Conclusion

 

Staggering numbers are involved in the preparation and composition of the Games, which require significant insurance issues to be addressed. Taken together, London is (hopefully) ready for what the Culture, Media and Sports spokesman Baroness Garden of Frognal called the “greatest show on Earth.”

 

As we begin the London 2012 Olympic Games let us all hope that dramatic events are strictly left in the realms of Sport and that the Games pass without incident.

 

**Robert would like to thank Delia Solomon for her assistance in preparing this blog post.

Trying to Settle by Unsettling: Costs Protection in England & Wales

In the 1850's, a prominent frontier lawyer, disturbed by what he saw, felt compelled to offer the following advice in a speech to aspiring lawyers:

“Discourage litigation. Persuade your neighbors to compromise whenever you can.”

In England & Wales, the Civil Procedure Rules (“CPR”) are the rules which govern the conduct of litigation. Most readers will be aware that there is a “loser pays” regime, meaning that there are often costs consequences for the losing party. As a result (and although there is no prohibition against a party making an offer to settle in any way it chooses) there are costs, interest and tactical advantages in making an offer to settle that complies with these rules (Part 36). Part 36 is, therefore, an effective way in which to try to resolve your litigation in England & Wales. For the avoidance of doubt, the term “costs” in this article, follows the English meaning where recoverable costs include fees and charges of the lawyer (attorney) as well as disbursements (including court fees, barristers’ fees and experts’ fees).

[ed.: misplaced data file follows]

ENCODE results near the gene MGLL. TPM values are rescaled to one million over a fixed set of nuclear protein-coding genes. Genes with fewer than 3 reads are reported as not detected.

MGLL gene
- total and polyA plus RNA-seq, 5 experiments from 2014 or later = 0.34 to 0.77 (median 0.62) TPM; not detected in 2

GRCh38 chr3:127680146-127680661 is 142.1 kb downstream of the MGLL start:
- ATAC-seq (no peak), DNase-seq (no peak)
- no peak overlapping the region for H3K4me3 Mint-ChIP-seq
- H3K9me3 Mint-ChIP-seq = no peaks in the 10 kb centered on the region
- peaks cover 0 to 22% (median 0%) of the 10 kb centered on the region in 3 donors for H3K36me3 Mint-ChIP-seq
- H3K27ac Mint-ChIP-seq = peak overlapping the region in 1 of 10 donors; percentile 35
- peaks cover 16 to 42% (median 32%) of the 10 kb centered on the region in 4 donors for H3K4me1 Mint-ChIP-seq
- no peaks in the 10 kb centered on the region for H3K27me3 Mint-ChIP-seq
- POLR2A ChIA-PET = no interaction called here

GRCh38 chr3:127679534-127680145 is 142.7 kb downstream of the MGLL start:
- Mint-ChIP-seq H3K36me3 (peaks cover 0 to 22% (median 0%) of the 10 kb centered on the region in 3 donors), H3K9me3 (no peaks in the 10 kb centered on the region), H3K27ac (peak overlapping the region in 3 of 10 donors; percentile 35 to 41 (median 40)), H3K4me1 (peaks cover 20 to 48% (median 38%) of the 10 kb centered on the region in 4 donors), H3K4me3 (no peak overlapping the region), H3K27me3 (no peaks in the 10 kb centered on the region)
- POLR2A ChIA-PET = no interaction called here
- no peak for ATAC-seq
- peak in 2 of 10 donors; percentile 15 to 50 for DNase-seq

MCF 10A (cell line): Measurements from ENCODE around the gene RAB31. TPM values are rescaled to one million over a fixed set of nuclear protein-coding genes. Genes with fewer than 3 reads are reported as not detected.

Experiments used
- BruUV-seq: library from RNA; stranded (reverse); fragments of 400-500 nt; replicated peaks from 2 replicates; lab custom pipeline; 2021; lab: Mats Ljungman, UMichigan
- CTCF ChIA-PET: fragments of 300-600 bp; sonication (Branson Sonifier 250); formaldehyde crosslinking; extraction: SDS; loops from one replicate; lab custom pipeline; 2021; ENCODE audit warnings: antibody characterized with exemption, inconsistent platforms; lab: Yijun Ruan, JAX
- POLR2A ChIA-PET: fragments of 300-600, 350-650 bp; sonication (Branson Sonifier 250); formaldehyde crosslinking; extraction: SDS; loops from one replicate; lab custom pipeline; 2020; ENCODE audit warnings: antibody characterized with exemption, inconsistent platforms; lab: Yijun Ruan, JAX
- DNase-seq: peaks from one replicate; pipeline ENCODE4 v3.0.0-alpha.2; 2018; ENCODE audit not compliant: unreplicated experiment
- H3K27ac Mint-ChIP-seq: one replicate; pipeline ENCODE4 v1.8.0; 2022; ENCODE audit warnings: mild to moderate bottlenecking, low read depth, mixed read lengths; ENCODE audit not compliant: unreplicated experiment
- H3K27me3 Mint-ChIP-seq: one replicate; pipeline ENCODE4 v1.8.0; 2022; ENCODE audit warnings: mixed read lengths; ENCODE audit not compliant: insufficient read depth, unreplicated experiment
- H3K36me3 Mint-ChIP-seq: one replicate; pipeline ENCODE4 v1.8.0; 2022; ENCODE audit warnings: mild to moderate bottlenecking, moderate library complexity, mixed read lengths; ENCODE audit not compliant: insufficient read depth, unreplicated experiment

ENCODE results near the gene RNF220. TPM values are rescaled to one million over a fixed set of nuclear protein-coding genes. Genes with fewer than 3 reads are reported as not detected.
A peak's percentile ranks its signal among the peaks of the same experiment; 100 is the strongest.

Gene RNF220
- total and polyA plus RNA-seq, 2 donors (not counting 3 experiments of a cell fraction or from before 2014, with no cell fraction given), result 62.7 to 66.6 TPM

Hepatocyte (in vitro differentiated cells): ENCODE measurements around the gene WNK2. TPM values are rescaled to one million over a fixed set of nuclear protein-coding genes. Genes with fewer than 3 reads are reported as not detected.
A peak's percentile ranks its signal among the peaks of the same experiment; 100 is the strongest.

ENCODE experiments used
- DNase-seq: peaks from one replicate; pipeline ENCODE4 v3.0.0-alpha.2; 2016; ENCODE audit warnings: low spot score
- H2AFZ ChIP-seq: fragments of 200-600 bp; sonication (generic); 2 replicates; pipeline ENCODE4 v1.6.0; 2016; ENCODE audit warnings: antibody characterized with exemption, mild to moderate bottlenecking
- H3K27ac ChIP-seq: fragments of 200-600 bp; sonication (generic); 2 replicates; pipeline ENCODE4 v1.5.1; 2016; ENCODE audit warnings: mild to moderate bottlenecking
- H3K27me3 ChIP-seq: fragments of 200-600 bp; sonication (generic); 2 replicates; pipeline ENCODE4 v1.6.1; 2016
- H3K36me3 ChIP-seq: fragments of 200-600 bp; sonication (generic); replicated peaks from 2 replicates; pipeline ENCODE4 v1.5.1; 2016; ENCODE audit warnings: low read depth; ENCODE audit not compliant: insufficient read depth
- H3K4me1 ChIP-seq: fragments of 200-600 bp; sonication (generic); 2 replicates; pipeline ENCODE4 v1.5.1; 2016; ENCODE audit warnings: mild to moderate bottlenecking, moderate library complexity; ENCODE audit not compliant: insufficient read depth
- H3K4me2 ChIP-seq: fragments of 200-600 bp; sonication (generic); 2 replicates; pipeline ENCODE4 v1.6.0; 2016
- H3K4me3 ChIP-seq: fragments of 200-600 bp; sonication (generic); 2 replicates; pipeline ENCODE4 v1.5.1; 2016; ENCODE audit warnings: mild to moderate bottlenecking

Part 36 Offers

A Part 36 Offer is a formal attempt by a party to settle a matter and provides a method to apply pressure to your adversary since it sets out the costs consequences a party will face if it fails to beat the offer. CPR 36.14 determines the costs and interest consequences of a Part 36 offer following judgment (the Court does not normally learn of the existence of offer(s) until the end of the trial (when it takes them into account when determining who should pay the legal costs of the action)).
 

Essentially:

Claimant’s Part 36 offer not beaten.

Where a claimant makes a Part 36 offer which the defendant does not accept and the claimant matches or betters the offer at trial, it is entitled to:

•interest on damages at an enhanced rate;
• costs, assessed on the indemnity basis (whereby costs need not be reasonably incurred to be recoverable and any doubt is resolved in the receiving party's favour); and
• interest on such costs at an enhanced rate.

Defendant’s Part 36 offer not beaten.

Were a defendant makes a Part 36 offer that the claimant does not accept and subsequently fails to beat at trial, the defendant is entitled to:

• costs from the expiry of the relevant period (typically 21 days from the date of the offer); and
• interest on the costs.

Recent Cases on Part 36

There have been several recent decisions concerning the law in this area and the courts’ approach seems to be that it will do what it can to enforce Part 36 offers. The essential points can be distilled as:

• Part 36 is intended to provide a clear and simple framework within which parties can settle litigation.